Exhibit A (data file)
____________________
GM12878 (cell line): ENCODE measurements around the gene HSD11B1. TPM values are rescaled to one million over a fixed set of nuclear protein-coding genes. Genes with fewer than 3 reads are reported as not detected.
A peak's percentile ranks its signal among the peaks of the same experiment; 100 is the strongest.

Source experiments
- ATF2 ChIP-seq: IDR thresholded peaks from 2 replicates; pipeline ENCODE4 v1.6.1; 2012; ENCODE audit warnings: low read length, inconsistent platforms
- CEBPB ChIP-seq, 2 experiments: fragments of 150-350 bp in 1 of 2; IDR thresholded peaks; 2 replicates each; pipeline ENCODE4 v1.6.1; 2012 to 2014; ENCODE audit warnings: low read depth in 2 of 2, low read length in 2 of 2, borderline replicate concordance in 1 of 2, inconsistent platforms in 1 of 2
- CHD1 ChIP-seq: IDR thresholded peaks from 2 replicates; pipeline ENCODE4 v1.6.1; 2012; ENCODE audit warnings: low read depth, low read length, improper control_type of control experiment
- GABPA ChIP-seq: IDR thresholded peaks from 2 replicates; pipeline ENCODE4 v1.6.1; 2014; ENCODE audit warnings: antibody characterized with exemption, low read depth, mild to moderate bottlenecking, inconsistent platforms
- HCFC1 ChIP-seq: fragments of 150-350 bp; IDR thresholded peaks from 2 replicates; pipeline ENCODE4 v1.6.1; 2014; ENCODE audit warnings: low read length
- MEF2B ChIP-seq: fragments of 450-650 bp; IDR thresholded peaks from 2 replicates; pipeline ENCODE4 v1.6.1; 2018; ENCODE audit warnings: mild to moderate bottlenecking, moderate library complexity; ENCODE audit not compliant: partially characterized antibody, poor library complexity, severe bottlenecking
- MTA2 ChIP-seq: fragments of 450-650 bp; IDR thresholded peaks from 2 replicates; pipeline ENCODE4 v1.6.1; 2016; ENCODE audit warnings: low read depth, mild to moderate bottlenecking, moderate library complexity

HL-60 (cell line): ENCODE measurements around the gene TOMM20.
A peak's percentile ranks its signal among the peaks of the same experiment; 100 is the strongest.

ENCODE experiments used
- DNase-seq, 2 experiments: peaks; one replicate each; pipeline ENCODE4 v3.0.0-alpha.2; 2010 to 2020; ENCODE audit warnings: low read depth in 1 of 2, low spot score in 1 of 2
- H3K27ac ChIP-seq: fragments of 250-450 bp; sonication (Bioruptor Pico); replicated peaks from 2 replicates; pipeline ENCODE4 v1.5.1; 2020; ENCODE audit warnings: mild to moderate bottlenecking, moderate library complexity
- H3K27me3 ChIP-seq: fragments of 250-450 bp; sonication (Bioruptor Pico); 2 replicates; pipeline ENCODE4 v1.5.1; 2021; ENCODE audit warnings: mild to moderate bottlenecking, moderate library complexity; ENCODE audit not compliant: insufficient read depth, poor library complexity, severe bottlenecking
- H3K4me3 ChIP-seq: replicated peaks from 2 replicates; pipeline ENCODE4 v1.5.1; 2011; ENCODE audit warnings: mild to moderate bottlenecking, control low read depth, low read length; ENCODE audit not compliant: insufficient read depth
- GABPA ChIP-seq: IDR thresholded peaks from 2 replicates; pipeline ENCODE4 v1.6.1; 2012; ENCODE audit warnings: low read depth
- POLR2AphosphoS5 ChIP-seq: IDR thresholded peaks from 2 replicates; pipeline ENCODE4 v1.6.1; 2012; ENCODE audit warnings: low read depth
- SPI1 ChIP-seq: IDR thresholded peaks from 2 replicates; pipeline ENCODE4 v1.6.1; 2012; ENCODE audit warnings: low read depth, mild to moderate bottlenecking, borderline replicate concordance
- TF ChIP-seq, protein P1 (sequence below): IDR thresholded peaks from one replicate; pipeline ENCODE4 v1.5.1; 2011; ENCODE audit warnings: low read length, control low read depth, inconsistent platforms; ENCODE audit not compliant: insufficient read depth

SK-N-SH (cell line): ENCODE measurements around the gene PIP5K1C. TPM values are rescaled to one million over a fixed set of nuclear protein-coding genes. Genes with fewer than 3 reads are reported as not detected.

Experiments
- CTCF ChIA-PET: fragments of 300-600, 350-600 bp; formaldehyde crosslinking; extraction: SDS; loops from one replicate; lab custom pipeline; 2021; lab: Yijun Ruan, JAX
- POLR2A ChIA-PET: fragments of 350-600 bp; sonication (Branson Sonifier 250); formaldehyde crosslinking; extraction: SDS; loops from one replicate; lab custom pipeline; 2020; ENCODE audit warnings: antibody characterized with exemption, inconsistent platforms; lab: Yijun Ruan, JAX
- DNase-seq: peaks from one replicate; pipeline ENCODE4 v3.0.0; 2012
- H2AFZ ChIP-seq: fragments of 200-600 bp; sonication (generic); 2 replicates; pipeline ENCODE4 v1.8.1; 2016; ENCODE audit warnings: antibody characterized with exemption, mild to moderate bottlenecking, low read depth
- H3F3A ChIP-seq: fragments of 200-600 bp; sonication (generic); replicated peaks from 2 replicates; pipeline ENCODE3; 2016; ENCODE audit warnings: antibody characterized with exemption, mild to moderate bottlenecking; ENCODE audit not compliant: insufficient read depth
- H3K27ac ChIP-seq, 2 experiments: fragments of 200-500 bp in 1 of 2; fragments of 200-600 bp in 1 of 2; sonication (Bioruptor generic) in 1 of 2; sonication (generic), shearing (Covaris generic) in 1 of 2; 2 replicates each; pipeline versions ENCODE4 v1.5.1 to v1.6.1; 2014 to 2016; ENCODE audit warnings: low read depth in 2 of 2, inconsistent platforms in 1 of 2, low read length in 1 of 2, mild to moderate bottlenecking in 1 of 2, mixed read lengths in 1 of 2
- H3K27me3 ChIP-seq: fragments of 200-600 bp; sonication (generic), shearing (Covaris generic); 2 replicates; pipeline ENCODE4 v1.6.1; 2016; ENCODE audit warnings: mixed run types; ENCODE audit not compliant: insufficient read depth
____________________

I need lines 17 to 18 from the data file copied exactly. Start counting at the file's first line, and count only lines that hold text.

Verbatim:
- H3K4me3 ChIP-seq: replicated peaks from 2 replicates; pipeline ENCODE4 v1.5.1; 2011; ENCODE audit warnings: mild to moderate bottlenecking, control low read depth, low read length; ENCODE audit not compliant: insufficient read depth
- GABPA ChIP-seq: IDR thresholded peaks from 2 replicates; pipeline ENCODE4 v1.6.1; 2012; ENCODE audit warnings: low read depth